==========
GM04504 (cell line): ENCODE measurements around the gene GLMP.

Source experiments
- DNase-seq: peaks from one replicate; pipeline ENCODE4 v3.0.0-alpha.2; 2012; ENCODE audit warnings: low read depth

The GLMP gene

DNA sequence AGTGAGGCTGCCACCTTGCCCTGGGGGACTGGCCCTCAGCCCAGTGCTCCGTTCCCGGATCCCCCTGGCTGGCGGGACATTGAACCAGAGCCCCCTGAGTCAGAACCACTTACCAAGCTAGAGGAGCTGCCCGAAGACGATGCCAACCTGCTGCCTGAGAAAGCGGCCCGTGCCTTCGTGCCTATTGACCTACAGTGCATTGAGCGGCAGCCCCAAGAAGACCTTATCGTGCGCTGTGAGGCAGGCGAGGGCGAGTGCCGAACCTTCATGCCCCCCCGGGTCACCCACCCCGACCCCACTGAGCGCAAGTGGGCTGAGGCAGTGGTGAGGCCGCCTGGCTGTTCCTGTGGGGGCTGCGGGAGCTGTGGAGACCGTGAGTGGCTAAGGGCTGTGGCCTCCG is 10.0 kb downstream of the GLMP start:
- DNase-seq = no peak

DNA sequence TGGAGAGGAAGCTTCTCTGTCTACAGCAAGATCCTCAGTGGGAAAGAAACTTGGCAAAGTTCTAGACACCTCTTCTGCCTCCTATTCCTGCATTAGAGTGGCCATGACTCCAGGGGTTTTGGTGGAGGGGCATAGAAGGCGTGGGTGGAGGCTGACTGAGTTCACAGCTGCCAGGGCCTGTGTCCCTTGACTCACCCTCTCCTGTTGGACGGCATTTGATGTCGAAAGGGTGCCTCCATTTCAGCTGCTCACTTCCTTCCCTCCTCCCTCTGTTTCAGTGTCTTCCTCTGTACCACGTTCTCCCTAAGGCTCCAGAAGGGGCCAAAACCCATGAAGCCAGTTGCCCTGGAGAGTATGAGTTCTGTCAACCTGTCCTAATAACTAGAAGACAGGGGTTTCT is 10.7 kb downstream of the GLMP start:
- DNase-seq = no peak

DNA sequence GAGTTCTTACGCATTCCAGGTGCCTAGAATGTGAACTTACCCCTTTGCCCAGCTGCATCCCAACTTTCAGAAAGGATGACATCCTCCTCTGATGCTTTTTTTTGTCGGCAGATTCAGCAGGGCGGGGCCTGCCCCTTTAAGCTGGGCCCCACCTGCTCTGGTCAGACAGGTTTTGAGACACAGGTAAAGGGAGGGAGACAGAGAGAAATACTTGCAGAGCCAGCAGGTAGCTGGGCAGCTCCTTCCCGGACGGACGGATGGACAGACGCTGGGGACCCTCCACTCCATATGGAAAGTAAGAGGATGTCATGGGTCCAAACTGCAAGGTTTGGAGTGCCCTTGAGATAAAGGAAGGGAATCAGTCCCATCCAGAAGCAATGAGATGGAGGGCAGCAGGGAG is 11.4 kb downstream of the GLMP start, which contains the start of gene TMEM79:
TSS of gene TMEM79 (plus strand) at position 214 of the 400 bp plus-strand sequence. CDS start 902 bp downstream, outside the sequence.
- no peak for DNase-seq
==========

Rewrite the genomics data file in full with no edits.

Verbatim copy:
GM04504 (cell line): ENCODE measurements around the gene GLMP.

Source experiments
- DNase-seq: peaks from one replicate; pipeline ENCODE4 v3.0.0-alpha.2; 2012; ENCODE audit warnings: low read depth

The GLMP gene

DNA sequence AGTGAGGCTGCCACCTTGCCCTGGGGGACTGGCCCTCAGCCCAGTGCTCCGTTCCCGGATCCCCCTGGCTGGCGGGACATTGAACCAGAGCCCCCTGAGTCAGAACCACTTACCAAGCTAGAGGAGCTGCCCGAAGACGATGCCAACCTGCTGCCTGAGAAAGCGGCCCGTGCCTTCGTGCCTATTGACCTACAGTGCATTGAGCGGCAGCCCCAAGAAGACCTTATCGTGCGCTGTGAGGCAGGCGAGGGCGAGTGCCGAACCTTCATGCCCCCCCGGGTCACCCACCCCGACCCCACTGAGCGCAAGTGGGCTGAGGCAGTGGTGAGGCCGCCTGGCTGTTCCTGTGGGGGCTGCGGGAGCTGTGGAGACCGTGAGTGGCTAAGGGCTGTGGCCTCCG is 10.0 kb downstream of the GLMP start:
- DNase-seq = no peak

DNA sequence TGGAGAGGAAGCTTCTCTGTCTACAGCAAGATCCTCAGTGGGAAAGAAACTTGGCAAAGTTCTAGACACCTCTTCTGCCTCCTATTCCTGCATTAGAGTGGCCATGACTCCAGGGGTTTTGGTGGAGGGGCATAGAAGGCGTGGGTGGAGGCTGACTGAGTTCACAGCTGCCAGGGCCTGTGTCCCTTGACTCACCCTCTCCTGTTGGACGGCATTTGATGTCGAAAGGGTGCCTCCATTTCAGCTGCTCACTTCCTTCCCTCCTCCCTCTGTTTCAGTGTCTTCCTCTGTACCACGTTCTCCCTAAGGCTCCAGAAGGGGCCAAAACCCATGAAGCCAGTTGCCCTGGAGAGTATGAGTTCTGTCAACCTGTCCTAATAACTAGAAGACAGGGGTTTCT is 10.7 kb downstream of the GLMP start:
- DNase-seq = no peak

DNA sequence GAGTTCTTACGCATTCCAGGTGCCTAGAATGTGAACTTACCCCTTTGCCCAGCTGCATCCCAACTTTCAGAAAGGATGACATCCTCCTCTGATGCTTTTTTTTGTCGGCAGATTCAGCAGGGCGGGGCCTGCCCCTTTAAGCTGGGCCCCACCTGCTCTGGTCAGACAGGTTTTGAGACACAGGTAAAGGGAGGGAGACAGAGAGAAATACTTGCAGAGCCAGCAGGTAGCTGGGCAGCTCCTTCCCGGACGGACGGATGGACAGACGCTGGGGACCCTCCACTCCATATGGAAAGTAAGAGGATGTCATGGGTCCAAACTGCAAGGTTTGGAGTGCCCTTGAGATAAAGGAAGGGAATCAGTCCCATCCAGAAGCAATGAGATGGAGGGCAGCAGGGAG is 11.4 kb downstream of the GLMP start, which contains the start of gene TMEM79:
TSS of gene TMEM79 (plus strand) at position 214 of the 400 bp plus-strand sequence. CDS start 902 bp downstream, outside the sequence.
- no peak for DNase-seq